The Pakistan Telecommunication Authority (PTA) has informed the Senate Standing Committee on Information Technology and Telecommunication that it has devised Standard Operating Procedures (SOPs) for lodging complaints against unlawful/objectionable online content.
Under Section 37 of the Prevention of Electronic Crime Act (Peca), the PTA has been empowered to remove or block unlawful online content if it considers it necessary in the interest of defence of Pakistan, glory of Islam, contempt of court, decency and morality, defamation, child pornography, modesty of natural person, dignity of natural person, public order, hate speech, incitement to an offence etc.
The Senate panel with Senator Rubina Khalid in the chair was informed that according to the SOPs, an online portal is provided to stakeholder organisations to lodge complaints according to their domain/scope of work.
Senators Kulsoom Parveen, Taj Muhammad Afridi, Fida Muhammad, Faisal Javed, Muhammad Khalid Bizenjo, Mian Muhammad Ateeq Shaikh and senior officers from the Ministry of Information Technology and Telecommunications, PTA, Punjab Police (Rawalpindi) and the Federal Investigation Agency (FIA) were in attendance.
The PTA officials apprised the committee that currently there are 34 stakeholders, including Inter-Services Intelligence, FIA, Intelligence Bureau, provincial home departments, provincial Counter Terrorism Departments, Ministry of Religious Affairs, Ministry of Foreign Affairs, Ministry of Interior and others, using the portal.
“Any person can lodge a complaint against objectionable content on the internet,” they said, adding that in addition, the “complaints are received via CMS [Complaint Management System]”.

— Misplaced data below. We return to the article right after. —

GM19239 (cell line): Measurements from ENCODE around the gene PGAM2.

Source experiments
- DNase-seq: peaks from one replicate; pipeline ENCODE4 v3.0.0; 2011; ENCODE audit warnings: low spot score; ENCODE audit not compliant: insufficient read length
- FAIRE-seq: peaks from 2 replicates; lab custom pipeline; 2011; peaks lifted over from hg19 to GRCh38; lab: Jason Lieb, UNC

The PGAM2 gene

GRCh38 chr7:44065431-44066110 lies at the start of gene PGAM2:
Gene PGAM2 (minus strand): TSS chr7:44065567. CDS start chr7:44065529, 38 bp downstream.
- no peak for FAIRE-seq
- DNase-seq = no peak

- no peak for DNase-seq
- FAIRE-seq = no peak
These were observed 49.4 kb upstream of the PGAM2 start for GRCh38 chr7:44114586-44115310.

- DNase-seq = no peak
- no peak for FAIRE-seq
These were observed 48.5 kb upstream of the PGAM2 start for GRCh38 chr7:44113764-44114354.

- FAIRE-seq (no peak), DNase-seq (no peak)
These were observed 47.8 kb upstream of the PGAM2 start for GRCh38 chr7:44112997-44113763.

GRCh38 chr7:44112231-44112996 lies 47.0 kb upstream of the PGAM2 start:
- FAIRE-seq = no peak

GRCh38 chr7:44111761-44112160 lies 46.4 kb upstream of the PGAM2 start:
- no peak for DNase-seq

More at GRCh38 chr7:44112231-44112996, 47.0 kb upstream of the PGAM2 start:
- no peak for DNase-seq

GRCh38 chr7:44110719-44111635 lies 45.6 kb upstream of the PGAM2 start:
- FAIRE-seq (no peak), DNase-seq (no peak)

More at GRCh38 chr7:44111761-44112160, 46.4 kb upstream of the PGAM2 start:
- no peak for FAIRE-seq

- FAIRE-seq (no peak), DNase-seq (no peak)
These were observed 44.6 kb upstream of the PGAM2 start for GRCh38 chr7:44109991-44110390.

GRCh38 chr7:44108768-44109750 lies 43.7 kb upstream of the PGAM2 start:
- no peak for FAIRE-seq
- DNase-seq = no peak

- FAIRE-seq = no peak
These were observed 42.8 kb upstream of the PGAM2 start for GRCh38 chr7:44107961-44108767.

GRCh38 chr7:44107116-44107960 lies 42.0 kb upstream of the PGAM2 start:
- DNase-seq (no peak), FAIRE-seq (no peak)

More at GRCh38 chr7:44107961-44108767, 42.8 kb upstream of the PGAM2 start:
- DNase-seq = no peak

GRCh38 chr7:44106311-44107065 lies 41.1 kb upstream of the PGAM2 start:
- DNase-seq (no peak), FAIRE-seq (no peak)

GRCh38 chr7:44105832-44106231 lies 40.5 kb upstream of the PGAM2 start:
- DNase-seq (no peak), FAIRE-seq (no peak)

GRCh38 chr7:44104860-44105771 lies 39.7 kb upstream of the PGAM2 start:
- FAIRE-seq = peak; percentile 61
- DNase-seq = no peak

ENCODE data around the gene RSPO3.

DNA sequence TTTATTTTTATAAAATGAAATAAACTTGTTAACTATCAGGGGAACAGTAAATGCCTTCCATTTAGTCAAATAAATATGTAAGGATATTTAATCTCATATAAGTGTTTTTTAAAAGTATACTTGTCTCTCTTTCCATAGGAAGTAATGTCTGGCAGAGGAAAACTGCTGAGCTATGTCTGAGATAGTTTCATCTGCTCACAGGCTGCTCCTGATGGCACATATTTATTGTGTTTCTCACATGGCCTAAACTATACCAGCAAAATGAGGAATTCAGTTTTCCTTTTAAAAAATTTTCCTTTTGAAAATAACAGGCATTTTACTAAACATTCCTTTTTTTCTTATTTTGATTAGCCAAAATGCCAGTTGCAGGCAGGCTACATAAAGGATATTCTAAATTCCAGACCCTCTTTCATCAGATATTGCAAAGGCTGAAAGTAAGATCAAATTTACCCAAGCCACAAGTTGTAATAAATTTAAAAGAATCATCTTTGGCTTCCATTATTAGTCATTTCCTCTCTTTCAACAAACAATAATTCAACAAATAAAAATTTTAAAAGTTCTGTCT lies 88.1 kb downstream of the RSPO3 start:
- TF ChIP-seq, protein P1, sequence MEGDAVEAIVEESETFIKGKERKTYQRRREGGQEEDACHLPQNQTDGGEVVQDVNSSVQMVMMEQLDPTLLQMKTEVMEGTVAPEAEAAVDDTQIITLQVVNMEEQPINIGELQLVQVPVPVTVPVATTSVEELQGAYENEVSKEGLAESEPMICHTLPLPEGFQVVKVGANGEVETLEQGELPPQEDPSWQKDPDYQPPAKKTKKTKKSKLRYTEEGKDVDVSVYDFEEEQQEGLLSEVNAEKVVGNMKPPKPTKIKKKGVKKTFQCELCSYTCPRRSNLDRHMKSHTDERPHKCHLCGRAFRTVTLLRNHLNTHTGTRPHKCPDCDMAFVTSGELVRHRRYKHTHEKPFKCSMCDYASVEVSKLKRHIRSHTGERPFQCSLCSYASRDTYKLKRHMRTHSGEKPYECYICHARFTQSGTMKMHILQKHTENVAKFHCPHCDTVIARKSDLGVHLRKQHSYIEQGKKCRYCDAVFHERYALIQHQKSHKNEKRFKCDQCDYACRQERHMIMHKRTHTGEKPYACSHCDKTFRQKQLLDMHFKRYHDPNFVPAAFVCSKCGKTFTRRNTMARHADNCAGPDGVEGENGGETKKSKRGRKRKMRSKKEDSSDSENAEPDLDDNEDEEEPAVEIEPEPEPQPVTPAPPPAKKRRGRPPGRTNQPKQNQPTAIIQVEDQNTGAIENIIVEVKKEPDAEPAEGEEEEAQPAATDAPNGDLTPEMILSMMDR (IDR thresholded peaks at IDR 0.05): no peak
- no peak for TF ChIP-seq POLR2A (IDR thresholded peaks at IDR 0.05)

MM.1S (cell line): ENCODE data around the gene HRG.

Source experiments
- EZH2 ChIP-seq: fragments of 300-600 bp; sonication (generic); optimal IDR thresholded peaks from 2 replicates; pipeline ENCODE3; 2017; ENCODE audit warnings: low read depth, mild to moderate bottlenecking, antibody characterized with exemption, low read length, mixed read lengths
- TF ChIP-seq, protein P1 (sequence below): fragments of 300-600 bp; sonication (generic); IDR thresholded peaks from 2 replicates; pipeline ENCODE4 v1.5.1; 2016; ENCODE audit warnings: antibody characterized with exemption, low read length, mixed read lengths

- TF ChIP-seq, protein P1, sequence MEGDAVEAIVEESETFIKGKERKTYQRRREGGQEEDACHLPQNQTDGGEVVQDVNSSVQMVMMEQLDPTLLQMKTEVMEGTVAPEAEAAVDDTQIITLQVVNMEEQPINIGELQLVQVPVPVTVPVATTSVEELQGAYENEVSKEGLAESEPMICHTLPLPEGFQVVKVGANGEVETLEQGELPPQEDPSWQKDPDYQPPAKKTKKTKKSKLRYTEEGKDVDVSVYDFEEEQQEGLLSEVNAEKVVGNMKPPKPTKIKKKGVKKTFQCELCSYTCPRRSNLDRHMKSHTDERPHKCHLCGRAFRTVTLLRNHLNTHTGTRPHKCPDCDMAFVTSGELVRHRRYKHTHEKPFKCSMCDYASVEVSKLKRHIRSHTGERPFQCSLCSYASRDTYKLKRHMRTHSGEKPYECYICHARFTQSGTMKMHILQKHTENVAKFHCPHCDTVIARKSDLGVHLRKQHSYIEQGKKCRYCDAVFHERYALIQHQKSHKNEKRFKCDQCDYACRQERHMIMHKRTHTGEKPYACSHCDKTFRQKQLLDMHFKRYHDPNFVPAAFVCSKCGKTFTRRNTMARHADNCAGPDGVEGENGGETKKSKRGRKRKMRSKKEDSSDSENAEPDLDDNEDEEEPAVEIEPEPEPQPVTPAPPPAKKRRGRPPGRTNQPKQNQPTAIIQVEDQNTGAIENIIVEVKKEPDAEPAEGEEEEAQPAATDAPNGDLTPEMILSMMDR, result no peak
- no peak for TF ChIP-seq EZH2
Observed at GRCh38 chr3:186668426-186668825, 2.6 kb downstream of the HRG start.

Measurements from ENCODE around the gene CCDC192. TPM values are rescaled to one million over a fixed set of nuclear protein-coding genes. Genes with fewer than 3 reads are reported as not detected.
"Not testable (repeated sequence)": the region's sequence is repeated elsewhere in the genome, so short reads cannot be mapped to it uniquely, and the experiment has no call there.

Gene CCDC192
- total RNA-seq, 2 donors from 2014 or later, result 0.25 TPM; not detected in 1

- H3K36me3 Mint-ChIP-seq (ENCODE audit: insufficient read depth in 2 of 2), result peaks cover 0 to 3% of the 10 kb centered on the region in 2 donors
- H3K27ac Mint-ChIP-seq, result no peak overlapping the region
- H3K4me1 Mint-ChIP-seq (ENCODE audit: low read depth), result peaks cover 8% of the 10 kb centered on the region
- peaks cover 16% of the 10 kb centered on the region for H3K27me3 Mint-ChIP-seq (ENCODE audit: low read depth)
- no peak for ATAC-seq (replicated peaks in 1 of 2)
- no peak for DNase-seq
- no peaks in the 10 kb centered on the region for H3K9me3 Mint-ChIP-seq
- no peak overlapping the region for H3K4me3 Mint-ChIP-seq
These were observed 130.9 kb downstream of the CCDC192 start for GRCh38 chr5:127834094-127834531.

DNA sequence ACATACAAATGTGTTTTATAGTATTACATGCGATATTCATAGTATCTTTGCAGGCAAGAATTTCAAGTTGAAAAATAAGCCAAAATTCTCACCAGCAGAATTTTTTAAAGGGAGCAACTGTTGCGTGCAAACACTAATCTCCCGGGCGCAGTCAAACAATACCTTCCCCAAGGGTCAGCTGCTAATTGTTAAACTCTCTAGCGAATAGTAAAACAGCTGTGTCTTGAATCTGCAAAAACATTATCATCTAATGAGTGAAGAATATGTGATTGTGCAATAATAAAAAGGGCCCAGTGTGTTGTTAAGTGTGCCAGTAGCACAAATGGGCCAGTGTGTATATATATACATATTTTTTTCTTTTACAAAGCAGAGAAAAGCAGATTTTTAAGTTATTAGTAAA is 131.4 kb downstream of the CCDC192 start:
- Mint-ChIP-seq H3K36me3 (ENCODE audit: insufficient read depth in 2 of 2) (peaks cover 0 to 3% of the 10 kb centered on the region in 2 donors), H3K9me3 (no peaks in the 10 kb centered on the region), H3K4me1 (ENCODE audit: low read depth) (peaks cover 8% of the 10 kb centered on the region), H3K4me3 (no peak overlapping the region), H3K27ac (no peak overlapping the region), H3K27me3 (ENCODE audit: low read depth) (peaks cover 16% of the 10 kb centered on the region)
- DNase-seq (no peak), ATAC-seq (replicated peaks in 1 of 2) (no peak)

Any person, who is aggrieved due to presence of any content over the internet, could approach the PTA via fax, email or conventional email for removal of alleged content, they added.
“The complaints are analysed and processed,” the PTA officials said. “If the reported URL is hosted on an unsecured platform, it is blocked locally through local ISPs. If the URL is hosted on a secured platform then administration of the concerned website is requested to remove the unlawful content.”
The PTA officials apprised the committee that as far as blocking of applications is concerned, “it is submitted that the PTA has blocked only two applications – PUBG and BIGO – since the promulgation of Peca 2016.
PUBG was banned due to the complaints from public regarding its negative impact on physical and psychological health of the young individuals in addition to the reports of suicides associated with the game. BIGO was blocked due to complaints of indecent material present on the platform.
“Both the applications have been unblocked after assurance from the said platforms to respect local laws of Pakistan,” they added.
In addition to blocking unlawful content, the PTA has taken several steps in order to educate the general public about uploading or sharing any unlawful content on internet and social media. “There is a hearing of the case in court on Tuesday (today),” they said.
The committee was of the view that blocking websites and applications “is not the answer to curb immorality”. The senators stressed that regulations need to put in place to achieve this goal.
Regarding the follow-up on current status of child abuse for filming and uploading videos on dark web with reference to the case reported in Rawat, Rawalpindi, the committee was informed that on conducting digital forensic analysis it was revealed that three potential applications Tor, Duck-Duck GO and Super VPN were found but no activity or links leading to the dark web.
The committee was apprised that access to banned websites and purchase of drugs via email was found. “Medical tests of the three main victims show traces of drugs.”